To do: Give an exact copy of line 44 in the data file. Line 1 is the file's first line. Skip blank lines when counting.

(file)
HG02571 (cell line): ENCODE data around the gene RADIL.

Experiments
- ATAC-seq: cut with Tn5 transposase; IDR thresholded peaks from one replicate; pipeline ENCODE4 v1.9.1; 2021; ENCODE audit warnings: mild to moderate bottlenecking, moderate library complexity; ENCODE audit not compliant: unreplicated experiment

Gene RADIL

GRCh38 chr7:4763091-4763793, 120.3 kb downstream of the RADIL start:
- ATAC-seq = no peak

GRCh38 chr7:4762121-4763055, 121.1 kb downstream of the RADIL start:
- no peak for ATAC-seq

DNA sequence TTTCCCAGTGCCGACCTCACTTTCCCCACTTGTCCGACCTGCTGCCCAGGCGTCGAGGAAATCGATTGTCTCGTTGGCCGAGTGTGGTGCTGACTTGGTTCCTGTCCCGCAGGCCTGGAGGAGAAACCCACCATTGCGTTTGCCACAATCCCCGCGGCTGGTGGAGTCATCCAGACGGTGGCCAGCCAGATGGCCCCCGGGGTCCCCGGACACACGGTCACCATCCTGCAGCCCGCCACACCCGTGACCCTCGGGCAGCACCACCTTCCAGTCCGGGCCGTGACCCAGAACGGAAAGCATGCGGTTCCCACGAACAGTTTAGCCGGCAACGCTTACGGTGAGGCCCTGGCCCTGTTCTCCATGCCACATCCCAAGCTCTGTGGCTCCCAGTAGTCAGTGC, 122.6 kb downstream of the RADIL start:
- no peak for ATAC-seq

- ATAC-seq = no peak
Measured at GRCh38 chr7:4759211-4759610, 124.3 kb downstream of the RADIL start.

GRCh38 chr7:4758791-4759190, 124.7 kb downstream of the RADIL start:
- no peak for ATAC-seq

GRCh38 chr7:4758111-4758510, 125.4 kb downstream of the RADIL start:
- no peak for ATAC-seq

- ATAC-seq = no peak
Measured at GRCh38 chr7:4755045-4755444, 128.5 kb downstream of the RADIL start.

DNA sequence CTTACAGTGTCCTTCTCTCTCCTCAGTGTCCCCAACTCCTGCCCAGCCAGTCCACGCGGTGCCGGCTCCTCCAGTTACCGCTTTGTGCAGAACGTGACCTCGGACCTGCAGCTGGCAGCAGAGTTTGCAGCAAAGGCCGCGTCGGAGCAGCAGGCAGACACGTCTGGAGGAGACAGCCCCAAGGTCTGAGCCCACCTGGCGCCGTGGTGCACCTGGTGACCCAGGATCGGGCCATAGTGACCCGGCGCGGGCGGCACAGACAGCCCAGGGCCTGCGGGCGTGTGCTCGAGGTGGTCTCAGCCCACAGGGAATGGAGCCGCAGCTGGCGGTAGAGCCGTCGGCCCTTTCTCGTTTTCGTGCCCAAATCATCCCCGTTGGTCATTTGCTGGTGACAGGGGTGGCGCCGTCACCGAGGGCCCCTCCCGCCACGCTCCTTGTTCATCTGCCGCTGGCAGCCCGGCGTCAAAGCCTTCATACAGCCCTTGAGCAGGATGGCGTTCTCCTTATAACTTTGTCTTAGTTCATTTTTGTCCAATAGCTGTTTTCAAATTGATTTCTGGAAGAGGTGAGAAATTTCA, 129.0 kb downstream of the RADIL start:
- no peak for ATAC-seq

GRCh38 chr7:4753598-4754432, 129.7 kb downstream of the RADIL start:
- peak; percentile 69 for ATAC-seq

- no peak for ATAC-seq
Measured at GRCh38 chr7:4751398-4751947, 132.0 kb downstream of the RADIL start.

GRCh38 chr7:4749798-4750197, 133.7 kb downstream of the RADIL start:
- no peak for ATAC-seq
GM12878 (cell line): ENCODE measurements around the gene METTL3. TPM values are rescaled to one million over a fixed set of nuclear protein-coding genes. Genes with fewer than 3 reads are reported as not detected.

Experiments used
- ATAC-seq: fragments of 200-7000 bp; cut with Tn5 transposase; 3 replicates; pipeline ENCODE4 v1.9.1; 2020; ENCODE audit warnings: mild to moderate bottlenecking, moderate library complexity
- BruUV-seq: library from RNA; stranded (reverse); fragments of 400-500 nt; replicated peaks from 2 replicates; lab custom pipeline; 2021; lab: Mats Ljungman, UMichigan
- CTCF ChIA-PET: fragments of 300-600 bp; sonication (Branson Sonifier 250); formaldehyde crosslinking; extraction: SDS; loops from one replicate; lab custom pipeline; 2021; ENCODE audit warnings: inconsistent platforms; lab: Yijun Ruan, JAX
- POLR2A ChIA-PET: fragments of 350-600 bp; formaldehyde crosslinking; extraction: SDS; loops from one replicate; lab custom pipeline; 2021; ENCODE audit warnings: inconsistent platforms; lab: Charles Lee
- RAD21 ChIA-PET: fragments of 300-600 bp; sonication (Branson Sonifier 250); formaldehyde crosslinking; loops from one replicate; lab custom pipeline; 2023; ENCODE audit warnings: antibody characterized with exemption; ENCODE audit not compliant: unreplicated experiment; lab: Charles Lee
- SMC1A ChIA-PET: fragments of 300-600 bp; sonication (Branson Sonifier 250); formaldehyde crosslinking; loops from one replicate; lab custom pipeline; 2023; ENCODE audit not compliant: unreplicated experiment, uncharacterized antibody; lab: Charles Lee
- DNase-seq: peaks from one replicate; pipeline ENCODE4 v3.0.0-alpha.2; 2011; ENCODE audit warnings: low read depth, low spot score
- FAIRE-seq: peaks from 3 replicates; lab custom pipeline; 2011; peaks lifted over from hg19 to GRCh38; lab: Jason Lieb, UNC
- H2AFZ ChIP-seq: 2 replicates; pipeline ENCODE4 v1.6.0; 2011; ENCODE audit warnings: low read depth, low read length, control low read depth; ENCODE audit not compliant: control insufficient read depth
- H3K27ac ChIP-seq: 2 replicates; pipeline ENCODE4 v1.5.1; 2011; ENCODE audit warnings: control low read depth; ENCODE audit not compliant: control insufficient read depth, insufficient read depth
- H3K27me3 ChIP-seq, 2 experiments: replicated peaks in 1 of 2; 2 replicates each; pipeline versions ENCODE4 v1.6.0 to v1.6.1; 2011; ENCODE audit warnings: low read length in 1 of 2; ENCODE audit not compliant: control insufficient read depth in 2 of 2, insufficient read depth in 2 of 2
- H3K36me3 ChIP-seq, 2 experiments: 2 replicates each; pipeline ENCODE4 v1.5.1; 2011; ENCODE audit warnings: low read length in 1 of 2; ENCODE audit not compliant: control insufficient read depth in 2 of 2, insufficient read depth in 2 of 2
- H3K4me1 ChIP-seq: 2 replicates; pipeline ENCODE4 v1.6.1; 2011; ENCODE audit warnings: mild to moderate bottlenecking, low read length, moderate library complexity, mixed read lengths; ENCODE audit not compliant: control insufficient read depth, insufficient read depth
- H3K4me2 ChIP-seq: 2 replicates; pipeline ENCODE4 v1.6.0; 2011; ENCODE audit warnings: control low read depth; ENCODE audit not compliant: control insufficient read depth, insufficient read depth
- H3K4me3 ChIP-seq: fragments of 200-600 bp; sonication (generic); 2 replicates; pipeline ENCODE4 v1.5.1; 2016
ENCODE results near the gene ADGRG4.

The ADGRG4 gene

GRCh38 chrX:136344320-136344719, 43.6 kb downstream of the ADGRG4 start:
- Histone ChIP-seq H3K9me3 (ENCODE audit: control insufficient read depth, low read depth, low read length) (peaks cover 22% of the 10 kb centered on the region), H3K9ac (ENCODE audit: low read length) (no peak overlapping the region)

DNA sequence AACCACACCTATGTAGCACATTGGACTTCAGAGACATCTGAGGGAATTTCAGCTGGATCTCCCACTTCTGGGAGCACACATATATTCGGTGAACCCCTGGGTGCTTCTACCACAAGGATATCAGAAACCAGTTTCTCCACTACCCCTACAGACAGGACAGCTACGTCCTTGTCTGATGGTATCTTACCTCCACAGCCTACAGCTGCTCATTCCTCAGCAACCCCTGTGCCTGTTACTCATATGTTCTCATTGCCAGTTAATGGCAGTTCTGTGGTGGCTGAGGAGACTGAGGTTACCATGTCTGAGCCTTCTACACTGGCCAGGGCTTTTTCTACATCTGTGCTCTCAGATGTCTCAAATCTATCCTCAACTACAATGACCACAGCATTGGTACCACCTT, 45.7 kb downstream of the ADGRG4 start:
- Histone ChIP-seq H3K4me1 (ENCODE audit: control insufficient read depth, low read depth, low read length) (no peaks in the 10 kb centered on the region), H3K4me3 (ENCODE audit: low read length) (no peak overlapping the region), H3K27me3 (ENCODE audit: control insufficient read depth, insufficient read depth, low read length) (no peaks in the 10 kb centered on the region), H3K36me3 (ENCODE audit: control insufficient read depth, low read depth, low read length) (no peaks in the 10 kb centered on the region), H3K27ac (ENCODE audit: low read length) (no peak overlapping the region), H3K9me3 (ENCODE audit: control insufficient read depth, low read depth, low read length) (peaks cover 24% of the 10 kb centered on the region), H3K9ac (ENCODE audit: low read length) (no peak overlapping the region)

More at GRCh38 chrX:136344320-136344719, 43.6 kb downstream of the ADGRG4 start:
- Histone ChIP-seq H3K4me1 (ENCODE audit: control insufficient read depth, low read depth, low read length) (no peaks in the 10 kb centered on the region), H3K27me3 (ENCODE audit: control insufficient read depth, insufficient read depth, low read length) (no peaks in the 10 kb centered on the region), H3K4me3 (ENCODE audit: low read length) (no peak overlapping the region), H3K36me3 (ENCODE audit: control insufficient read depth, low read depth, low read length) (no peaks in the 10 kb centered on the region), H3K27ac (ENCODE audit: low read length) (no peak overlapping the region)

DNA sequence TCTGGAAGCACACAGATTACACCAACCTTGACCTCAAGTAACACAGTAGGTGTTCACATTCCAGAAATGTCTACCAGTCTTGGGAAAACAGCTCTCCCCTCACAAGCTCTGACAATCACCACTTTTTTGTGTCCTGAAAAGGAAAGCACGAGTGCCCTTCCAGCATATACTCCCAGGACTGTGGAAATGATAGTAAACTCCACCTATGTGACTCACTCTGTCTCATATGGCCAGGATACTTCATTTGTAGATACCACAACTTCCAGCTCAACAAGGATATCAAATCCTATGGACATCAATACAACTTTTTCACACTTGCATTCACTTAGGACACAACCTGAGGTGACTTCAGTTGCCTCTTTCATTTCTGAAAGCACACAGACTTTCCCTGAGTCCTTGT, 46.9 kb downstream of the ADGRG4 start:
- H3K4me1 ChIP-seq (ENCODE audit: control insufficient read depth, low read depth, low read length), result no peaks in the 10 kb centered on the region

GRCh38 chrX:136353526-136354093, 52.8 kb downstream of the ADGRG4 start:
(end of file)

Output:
ENCODE results near the gene ADGRG4.